“A tree is best measured when it is down,” the poet Carl Sandburg once observed, “and so it is with people.” The recent death of Harry Belafonte at the age of 96 has prompted many assessments of what this pioneering singer-actor-activist accomplished in a long and fruitful life.
Belafonte’s career as a ground-breaking entertainer brought him substantial wealth and fame; according to Playbill magazine, “By 1959, he was the highest paid Black entertainer in the industry, appearing in raucously successful engagements in Las Vegas, New York, and Los Angeles.” He scored on Broadway, winning a 1954 Tony for Best Featured Actor in a Musical – John Murray Anderson's Almanac. Belafonte was the first Black person to win the prestigious award. A 1960 television special, “Tonight with Belafonte,” brought him an Emmy for Outstanding Performance in a Variety or Musical Program or Series, making him the first Black person to win that award. He found equal success in the recording studio, bringing Calypso music to the masses via such hits as “Day-O (The Banana Boat Song)” and “Jamaica Farewell.”
Harry Belafonte - Day-O (The Banana Boat Song) (Live)www.youtube.com
Belafonte’s blockbuster stardom is all the more remarkable for happening in a world plagued by virulent systemic racism. Though he never stopped performing, by the early 1960s he’d shifted his energies to the nascent Civil Right movement. He was a friend and adviser to the Reverend Doctor Martin Luther King, Jr. and, as the New York Times stated, Belafonte “put up much of the seed money to help start the Student Nonviolent Coordinating Committee and was one of the principal fund-raisers for that organization and Dr. King’s Southern Christian Leadership Conference.”
The Southern Poverty Law Center notes that “he helped launch one of Mississippi’s first voter registration drives and provided funding for the Freedom Riders. His activism extended beyond the U.S. as he fought against apartheid alongside Nelson Mandela and Miriam Makeba, campaigned for Mandela’s release from prison, and advocated for famine relief in Africa.” And in 1987, he received an appointment to UNICEF as a goodwill ambassador.
Over a career spanning more than seventy years, Belafonte brought joy to millions of people. He also did something that is, perhaps, even greater: he fostered the hope that a better world for all could be created. And, by his example, demonstrated how we might go about bringing that world into existence.
CBD and legalized marijuana could help the environment.
Plants are extraordinary.
They give us so much beauty, nourishment, and medicine—and few plants are more beloved than cannabis, a genus of flowering plant that produces CBD and THC, among other treasures.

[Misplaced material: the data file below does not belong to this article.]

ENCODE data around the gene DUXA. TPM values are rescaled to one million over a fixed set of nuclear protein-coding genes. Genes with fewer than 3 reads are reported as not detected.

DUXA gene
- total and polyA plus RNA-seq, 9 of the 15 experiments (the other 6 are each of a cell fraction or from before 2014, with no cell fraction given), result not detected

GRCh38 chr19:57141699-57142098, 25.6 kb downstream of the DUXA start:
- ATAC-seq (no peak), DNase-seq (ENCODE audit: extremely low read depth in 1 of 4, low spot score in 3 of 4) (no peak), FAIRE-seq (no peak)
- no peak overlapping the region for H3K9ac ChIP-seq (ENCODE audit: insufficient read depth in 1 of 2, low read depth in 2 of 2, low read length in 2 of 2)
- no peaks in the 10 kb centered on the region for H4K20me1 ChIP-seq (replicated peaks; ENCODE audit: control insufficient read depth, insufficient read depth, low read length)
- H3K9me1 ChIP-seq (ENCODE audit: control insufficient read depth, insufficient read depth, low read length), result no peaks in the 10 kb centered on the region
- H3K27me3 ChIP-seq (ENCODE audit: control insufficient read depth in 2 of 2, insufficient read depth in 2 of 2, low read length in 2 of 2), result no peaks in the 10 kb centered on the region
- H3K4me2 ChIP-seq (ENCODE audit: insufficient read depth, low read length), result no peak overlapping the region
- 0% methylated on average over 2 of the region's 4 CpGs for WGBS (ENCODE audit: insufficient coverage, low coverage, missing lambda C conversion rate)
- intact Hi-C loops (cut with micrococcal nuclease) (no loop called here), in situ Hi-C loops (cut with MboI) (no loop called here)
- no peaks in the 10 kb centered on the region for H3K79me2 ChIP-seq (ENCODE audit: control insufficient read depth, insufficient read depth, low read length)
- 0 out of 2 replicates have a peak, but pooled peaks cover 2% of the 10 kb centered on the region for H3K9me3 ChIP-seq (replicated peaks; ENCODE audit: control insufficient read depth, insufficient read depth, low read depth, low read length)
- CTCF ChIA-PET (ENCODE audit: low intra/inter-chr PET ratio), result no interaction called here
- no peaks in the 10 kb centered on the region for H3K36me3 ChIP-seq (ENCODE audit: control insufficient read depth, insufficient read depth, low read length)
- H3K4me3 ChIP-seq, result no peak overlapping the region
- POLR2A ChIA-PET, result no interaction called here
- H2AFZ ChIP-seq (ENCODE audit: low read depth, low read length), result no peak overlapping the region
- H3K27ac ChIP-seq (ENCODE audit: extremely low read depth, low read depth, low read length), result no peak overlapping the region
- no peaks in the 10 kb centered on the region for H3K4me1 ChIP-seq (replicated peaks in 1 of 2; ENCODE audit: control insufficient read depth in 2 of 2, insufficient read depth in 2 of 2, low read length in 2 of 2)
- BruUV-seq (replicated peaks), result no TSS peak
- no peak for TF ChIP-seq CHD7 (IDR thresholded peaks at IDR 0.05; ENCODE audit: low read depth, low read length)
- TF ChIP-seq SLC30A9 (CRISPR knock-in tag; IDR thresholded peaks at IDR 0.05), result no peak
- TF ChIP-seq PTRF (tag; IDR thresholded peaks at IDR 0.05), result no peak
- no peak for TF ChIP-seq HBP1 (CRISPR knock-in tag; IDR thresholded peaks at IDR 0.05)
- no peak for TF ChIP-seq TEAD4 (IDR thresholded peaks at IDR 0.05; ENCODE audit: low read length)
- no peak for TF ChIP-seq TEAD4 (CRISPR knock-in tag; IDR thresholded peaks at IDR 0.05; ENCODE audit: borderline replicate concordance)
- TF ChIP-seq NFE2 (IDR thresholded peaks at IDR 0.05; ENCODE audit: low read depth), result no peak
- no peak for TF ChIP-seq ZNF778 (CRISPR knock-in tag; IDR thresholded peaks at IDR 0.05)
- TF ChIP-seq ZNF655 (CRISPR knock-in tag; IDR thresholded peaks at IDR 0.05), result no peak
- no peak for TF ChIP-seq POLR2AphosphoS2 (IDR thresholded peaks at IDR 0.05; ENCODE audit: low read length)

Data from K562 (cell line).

There are three main types of cannabis plants: Cannabis sativa, Cannabis indica, and Cannabis ruderalis. "Hemp" and "marijuana" are broad classifications of cannabis, with hemp generally referring to a type of cannabis that does not have psychoactive effects.
Since ancient times, the cannabis plant has been used as a treatment for mental and physical illnesses, and CBD in particular is rapidly growing in prominence as a therapeutic and relaxing force with far fewer side effects than its psychoactive sibling.
Today is 4/20, a date many know as the unofficial holiday of the cannabis plant. This Wednesday, 4/22, is the 50th anniversary of Earth Day, a date dedicated to celebrating our planet and our connections to it.
As many of us turn to CBD and other natural products in this time of pain and suffering, it's the perfect time to thank our planet for all that it provides us. It's also a great time to get educated about cannabis, the environment, and our relationship to them.
The Cannabis Industry Is Actually Very Bad for the Environment
Here's the bad news: The cannabis industry can actually have extremely negative effects on the environment. (Tragic, right?)
First off, cannabis plants generally use a tremendous amount of water—nearly 23 liters per day for one single mature plant, according to a 2016 document (as opposed to 13 liters for an ordinary wine grape plant). The illegal indoor cultivation of cannabis also requires tremendous amounts of energy; this process alone consumes about 3% of California's electricity usage, leaching off tons of carbon dioxide in the process.
Furthermore, spikes in demand for cannabis plants can result in habitat destruction, erosion, deforestation and other environmentally devastating activities. The chemicals used to kill rodents and pests that damage the crops can also put wildlife in danger, especially when pesticides are deregulated.
But that's not to say that we should stop growing the devil's lettuce. There are many potential environmental solutions that could solve the issue of cannabis's environmental consequences. For example, hydroelectric dams could help circumvent the problem of increased carbon emissions. Some places like Boulder, Colorado are requiring cannabis growers to offset their carbon emissions, and others are investing in energy-efficient growing techniques. Legalization could also help ameliorate many of marijuana's worst environmental consequences.
Still, if you're worried about the environmental impact of your joint, CBD might be a great option.
How CBD Can Help the Environment
For all its negative effects, some forms of cannabis cultivation can actually be quite beneficial for the environment. One form of CBD in particular, industrial hemp, can be particularly beneficial for nature's ecosystems. Out of all the types of cannabis plants, industrial hemp may be the least damaging to the environment.